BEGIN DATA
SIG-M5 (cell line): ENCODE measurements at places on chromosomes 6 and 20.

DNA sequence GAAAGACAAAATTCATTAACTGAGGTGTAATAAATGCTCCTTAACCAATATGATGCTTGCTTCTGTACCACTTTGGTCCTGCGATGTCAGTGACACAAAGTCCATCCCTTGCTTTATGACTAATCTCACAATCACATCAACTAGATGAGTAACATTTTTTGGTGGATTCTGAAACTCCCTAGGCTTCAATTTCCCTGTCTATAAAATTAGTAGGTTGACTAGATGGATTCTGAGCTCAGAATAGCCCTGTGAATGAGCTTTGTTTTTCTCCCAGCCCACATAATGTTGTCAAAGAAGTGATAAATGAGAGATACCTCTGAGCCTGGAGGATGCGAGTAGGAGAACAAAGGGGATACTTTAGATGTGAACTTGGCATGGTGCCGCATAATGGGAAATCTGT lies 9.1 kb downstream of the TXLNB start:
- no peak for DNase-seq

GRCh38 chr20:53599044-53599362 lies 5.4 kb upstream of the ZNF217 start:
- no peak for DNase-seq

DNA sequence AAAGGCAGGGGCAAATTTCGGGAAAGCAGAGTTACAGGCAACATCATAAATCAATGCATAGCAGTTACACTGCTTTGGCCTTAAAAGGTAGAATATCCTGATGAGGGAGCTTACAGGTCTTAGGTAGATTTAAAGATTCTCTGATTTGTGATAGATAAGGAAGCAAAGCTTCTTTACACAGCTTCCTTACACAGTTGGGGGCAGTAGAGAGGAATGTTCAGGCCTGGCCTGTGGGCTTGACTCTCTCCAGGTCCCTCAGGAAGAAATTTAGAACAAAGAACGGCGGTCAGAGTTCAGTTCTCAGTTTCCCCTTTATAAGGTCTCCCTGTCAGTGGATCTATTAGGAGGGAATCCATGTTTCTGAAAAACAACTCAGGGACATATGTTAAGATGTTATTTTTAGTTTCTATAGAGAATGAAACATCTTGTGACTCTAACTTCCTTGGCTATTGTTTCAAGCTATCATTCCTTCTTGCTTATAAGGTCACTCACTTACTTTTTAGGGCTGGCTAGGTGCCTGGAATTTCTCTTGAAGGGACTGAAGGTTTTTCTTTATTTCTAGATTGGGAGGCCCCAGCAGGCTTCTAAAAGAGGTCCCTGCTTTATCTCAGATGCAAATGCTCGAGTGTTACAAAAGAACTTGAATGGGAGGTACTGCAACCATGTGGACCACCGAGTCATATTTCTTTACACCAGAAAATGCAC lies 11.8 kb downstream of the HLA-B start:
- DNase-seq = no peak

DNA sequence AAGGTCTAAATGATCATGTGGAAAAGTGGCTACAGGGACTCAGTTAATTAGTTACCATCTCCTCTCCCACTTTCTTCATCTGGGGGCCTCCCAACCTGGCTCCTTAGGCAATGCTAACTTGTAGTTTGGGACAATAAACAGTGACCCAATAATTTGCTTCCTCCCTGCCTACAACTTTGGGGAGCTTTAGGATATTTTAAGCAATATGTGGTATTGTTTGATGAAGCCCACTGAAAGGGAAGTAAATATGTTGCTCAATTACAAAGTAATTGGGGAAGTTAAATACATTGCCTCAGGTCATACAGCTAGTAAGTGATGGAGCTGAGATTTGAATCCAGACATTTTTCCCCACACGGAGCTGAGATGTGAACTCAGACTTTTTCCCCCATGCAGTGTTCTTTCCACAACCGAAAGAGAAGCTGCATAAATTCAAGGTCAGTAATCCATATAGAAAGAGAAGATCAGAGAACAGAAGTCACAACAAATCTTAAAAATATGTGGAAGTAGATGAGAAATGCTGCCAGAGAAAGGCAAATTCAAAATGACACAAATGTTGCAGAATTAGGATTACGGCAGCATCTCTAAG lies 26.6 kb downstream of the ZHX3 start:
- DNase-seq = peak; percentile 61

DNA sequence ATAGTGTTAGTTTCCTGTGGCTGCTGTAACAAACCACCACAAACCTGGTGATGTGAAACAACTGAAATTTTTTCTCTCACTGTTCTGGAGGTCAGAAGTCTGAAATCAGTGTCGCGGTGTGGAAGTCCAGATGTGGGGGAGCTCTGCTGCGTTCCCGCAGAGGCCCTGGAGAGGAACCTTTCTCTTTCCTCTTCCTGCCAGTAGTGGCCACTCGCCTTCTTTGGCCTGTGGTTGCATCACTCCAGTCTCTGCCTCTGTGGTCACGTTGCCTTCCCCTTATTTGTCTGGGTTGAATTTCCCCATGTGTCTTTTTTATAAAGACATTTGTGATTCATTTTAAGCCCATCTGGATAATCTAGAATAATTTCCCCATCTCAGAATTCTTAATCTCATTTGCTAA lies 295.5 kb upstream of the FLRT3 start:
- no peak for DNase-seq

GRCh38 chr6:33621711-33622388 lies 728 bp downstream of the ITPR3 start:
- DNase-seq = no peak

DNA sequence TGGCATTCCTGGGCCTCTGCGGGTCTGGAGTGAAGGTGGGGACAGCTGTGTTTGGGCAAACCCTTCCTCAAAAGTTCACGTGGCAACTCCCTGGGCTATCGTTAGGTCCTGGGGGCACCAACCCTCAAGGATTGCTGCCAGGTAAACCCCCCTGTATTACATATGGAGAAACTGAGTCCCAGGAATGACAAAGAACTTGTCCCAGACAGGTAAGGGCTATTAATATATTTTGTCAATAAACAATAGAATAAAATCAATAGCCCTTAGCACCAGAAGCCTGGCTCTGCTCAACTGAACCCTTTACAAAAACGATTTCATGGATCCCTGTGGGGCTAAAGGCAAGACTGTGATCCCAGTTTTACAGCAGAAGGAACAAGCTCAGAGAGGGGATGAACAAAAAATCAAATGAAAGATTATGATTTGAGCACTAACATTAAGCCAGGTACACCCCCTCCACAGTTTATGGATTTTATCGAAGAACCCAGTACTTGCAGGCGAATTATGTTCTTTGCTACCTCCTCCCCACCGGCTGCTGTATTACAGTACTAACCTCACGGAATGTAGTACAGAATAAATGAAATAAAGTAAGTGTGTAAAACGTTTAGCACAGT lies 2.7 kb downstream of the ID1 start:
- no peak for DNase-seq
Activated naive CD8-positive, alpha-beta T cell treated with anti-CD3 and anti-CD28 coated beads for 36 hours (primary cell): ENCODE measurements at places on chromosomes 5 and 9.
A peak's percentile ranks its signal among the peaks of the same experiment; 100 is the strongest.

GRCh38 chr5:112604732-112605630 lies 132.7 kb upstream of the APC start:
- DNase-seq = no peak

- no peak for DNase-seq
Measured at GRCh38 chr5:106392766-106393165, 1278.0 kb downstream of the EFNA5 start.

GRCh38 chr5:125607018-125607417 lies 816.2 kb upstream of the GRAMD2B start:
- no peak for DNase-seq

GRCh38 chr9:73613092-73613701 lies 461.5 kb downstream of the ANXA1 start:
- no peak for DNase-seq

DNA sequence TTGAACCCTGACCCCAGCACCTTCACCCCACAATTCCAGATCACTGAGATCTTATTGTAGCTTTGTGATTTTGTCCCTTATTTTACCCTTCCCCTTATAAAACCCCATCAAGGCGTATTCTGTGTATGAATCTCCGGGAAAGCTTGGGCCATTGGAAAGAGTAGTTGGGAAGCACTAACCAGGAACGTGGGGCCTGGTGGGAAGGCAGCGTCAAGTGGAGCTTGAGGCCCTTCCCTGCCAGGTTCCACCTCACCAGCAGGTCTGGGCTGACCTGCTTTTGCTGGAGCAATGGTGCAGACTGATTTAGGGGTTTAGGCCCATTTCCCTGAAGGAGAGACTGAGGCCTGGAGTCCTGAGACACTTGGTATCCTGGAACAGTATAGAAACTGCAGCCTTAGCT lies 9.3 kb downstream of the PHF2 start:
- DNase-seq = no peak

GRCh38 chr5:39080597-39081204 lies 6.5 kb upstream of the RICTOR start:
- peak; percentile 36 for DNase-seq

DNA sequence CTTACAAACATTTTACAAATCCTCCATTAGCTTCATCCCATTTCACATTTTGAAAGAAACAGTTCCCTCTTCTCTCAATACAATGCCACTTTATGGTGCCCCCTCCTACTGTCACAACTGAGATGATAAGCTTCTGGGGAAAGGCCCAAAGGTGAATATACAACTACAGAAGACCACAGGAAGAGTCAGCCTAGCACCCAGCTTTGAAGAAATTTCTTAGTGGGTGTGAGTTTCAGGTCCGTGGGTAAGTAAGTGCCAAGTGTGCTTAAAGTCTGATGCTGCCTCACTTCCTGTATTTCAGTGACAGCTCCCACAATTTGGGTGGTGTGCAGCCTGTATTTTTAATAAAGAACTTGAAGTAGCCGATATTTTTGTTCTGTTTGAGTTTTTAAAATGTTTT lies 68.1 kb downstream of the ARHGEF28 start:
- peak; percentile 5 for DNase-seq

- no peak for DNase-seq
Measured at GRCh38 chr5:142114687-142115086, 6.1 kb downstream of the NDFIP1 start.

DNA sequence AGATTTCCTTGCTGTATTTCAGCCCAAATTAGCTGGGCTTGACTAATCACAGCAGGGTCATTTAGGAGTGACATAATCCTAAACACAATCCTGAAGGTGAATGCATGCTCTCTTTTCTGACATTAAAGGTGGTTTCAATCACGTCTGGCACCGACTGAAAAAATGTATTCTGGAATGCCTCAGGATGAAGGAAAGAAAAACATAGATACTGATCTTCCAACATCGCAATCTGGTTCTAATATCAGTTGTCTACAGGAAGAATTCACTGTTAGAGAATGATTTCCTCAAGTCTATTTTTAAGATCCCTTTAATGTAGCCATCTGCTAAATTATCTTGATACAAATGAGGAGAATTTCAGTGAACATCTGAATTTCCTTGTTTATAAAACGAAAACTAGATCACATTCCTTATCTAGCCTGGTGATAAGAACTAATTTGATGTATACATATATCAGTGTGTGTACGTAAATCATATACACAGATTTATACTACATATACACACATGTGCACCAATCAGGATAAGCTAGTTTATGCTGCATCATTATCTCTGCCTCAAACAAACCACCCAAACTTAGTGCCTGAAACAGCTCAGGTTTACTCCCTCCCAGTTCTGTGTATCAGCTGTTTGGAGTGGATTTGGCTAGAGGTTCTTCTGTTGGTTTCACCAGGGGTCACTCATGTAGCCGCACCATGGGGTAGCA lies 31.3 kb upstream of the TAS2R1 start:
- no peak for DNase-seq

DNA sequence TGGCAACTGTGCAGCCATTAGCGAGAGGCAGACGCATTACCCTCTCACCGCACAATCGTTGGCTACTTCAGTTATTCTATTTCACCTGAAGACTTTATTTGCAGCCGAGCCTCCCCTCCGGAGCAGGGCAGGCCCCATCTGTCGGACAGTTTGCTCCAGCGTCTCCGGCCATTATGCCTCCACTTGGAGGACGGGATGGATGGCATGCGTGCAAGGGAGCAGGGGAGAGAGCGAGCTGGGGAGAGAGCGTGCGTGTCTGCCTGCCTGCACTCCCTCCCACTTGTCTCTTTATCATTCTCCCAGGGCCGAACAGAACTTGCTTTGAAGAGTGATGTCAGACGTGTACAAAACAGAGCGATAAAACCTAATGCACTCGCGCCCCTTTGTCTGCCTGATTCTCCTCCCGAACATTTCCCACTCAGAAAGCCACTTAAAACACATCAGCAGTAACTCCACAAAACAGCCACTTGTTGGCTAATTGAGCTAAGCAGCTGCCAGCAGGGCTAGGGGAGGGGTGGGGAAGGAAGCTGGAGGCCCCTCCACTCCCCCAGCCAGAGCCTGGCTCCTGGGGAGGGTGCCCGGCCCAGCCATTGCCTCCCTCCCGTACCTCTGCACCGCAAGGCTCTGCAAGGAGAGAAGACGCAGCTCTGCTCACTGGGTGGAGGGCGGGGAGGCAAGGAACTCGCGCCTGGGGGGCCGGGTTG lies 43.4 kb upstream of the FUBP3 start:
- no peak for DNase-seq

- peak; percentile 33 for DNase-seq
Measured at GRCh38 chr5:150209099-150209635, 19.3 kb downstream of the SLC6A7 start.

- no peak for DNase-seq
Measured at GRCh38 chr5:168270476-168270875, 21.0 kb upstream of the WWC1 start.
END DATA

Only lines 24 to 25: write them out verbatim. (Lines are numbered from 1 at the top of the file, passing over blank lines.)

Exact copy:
GRCh38 chr9:73613092-73613701 lies 461.5 kb downstream of the ANXA1 start:
- no peak for DNase-seq